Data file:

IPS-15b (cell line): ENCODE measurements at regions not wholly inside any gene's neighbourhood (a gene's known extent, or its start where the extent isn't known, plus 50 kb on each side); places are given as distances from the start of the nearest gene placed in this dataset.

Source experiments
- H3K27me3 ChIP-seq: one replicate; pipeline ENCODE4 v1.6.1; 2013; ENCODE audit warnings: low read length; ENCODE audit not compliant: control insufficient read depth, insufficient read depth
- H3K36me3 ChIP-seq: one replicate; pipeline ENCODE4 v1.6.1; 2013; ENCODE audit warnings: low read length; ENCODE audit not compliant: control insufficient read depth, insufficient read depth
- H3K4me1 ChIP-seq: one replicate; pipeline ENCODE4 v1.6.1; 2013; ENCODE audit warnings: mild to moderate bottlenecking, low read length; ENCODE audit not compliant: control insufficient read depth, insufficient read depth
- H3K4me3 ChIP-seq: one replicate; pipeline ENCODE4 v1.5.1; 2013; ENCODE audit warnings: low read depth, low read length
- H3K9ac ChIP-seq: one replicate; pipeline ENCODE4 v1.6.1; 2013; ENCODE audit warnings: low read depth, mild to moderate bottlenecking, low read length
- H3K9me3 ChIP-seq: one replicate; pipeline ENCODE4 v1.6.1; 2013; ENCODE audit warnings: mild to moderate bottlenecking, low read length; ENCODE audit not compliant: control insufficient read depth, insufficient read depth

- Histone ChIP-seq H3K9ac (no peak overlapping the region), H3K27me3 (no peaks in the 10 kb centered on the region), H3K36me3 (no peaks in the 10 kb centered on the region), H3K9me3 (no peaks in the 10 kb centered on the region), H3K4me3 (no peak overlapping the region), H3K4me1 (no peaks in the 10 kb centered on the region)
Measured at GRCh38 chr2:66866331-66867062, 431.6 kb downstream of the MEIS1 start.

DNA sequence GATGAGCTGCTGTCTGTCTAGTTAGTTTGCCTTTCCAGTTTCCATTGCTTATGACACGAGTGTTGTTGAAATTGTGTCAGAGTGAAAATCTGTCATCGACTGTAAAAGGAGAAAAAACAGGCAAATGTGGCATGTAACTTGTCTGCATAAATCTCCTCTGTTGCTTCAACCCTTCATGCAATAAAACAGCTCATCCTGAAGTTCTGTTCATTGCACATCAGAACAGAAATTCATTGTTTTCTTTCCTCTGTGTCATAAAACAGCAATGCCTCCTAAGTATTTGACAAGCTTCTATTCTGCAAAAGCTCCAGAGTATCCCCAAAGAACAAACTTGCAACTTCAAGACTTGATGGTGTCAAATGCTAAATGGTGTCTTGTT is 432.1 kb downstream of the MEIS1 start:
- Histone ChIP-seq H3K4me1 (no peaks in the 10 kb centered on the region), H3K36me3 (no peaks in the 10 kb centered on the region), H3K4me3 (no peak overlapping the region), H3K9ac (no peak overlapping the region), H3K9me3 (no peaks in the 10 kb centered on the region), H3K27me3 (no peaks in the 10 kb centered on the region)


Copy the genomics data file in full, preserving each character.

IPS-15b (cell line): ENCODE measurements at regions not wholly inside any gene's neighbourhood (a gene's known extent, or its start where the extent isn't known, plus 50 kb on each side); places are given as distances from the start of the nearest gene placed in this dataset.

Source experiments
- H3K27me3 ChIP-seq: one replicate; pipeline ENCODE4 v1.6.1; 2013; ENCODE audit warnings: low read length; ENCODE audit not compliant: control insufficient read depth, insufficient read depth
- H3K36me3 ChIP-seq: one replicate; pipeline ENCODE4 v1.6.1; 2013; ENCODE audit warnings: low read length; ENCODE audit not compliant: control insufficient read depth, insufficient read depth
- H3K4me1 ChIP-seq: one replicate; pipeline ENCODE4 v1.6.1; 2013; ENCODE audit warnings: mild to moderate bottlenecking, low read length; ENCODE audit not compliant: control insufficient read depth, insufficient read depth
- H3K4me3 ChIP-seq: one replicate; pipeline ENCODE4 v1.5.1; 2013; ENCODE audit warnings: low read depth, low read length
- H3K9ac ChIP-seq: one replicate; pipeline ENCODE4 v1.6.1; 2013; ENCODE audit warnings: low read depth, mild to moderate bottlenecking, low read length
- H3K9me3 ChIP-seq: one replicate; pipeline ENCODE4 v1.6.1; 2013; ENCODE audit warnings: mild to moderate bottlenecking, low read length; ENCODE audit not compliant: control insufficient read depth, insufficient read depth

- Histone ChIP-seq H3K9ac (no peak overlapping the region), H3K27me3 (no peaks in the 10 kb centered on the region), H3K36me3 (no peaks in the 10 kb centered on the region), H3K9me3 (no peaks in the 10 kb centered on the region), H3K4me3 (no peak overlapping the region), H3K4me1 (no peaks in the 10 kb centered on the region)
Measured at GRCh38 chr2:66866331-66867062, 431.6 kb downstream of the MEIS1 start.

DNA sequence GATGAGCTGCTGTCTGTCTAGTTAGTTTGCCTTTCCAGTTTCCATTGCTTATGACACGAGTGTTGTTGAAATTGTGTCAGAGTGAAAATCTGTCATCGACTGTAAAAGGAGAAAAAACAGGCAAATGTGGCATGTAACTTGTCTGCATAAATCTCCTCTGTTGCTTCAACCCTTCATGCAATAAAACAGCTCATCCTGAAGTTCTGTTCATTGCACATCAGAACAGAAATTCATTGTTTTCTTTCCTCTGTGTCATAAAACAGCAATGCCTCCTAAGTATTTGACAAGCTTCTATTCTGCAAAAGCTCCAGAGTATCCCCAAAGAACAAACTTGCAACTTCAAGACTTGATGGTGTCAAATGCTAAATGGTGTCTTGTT is 432.1 kb downstream of the MEIS1 start:
- Histone ChIP-seq H3K4me1 (no peaks in the 10 kb centered on the region), H3K36me3 (no peaks in the 10 kb centered on the region), H3K4me3 (no peak overlapping the region), H3K9ac (no peak overlapping the region), H3K9me3 (no peaks in the 10 kb centered on the region), H3K27me3 (no peaks in the 10 kb centered on the region)